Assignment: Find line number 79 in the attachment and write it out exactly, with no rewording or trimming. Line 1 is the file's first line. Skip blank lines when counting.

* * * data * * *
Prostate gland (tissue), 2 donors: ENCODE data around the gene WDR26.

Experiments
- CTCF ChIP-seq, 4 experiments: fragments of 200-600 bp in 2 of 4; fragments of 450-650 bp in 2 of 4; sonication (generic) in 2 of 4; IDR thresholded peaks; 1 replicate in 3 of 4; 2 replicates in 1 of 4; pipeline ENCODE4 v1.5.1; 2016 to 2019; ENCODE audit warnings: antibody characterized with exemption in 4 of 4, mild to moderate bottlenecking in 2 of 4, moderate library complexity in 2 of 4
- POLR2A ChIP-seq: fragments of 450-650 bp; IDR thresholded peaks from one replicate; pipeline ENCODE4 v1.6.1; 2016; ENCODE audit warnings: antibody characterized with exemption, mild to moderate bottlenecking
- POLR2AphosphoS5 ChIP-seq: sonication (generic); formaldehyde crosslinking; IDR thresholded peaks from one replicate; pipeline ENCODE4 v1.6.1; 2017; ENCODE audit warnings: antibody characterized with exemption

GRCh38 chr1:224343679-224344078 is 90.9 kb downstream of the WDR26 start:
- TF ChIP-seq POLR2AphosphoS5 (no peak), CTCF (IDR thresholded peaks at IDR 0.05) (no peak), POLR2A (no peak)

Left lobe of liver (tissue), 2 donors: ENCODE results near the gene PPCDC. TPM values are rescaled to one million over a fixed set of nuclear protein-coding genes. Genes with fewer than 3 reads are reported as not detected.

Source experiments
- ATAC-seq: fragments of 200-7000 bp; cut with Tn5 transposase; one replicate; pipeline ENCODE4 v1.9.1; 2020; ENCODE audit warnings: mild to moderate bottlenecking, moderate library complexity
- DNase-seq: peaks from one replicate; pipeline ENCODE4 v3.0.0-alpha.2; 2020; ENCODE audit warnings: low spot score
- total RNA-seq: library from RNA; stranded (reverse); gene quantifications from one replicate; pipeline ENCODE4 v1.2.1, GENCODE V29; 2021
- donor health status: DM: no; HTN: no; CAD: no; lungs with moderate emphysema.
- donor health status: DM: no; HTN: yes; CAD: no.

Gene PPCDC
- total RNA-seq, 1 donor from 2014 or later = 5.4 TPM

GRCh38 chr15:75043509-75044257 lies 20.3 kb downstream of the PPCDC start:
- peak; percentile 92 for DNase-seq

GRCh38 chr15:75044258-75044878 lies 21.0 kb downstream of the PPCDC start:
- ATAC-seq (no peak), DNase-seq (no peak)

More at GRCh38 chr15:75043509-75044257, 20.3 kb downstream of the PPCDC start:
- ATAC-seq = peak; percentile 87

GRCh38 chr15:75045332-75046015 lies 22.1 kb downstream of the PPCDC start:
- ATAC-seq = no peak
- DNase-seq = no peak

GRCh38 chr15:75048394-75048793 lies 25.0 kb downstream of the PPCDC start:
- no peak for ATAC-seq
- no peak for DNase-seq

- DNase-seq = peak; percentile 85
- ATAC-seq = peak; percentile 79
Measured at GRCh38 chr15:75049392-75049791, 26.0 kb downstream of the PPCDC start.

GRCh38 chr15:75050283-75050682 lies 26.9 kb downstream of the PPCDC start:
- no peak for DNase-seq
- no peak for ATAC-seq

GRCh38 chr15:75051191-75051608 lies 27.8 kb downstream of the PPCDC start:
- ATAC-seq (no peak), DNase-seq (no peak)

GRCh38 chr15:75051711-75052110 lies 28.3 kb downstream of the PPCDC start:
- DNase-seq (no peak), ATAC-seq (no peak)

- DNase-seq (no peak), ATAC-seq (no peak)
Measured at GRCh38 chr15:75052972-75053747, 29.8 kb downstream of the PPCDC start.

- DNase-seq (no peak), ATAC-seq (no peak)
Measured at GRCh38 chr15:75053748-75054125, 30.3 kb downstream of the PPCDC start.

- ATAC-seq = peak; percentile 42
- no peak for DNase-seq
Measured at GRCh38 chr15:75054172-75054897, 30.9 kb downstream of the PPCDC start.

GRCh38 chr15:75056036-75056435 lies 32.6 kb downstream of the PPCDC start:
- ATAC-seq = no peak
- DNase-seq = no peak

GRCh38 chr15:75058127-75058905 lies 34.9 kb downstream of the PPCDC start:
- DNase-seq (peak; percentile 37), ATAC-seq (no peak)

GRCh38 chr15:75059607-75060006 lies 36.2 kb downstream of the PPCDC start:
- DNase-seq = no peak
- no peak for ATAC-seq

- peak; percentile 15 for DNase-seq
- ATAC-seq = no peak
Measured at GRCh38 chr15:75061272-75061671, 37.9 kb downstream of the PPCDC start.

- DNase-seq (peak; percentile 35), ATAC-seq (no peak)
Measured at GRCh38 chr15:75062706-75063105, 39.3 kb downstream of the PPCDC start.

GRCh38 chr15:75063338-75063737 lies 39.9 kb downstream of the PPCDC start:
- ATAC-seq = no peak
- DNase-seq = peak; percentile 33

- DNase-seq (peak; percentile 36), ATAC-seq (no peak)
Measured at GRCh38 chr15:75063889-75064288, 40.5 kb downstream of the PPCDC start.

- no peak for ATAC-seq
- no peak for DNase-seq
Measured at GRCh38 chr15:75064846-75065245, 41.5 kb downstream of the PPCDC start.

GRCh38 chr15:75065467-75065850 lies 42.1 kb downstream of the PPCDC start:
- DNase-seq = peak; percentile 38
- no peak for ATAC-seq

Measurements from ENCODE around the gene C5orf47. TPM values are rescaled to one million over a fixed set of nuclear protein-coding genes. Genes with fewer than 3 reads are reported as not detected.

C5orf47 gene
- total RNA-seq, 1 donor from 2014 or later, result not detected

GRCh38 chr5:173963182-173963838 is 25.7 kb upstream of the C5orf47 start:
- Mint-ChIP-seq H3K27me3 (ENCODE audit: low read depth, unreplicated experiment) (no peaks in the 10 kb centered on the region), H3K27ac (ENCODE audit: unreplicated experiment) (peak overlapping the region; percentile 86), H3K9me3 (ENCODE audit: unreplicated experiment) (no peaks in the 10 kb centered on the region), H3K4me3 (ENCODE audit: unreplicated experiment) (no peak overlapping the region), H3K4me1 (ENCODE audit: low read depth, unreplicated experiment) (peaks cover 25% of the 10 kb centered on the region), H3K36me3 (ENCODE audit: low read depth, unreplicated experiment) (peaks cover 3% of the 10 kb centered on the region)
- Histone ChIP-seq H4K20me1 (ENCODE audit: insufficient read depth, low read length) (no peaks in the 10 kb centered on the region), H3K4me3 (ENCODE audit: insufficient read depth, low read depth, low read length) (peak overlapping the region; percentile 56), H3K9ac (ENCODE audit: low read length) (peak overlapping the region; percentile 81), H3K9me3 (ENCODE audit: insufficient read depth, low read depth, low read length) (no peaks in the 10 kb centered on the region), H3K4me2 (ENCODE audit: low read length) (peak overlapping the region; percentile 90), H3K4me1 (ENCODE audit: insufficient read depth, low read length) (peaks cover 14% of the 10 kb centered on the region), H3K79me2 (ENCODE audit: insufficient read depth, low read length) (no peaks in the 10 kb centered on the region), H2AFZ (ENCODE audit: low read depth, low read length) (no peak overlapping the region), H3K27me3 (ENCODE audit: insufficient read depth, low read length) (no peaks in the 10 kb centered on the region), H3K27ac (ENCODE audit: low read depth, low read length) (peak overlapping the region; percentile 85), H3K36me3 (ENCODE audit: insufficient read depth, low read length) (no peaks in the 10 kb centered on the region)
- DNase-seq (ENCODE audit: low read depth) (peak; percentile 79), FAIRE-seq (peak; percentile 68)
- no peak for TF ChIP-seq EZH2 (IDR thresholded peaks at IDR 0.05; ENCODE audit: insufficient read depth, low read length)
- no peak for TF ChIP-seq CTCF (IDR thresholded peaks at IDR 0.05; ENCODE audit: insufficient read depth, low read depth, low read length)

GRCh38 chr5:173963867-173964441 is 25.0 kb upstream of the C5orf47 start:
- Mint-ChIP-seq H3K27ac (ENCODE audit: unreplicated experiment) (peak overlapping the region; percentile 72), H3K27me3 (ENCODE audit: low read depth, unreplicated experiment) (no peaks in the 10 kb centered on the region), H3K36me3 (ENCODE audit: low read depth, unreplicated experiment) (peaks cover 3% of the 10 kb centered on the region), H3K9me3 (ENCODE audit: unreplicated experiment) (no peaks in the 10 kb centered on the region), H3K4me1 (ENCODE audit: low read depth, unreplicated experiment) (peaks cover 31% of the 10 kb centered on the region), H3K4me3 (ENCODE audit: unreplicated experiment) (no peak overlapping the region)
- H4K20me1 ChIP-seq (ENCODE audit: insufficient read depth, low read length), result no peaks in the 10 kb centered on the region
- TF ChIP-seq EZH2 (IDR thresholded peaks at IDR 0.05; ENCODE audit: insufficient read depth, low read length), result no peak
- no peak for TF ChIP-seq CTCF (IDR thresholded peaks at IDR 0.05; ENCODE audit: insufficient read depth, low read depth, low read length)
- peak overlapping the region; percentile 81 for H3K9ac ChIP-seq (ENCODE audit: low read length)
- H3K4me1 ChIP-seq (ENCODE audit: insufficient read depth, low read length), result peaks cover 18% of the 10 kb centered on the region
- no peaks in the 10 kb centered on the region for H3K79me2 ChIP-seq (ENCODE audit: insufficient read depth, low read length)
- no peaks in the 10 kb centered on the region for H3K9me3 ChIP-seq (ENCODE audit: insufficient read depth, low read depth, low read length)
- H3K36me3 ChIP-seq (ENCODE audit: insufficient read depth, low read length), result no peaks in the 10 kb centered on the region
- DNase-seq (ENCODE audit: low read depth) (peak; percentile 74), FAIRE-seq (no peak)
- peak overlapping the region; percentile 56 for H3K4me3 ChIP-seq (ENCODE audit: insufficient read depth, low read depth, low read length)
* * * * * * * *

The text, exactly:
GRCh38 chr5:173963867-173964441 is 25.0 kb upstream of the C5orf47 start: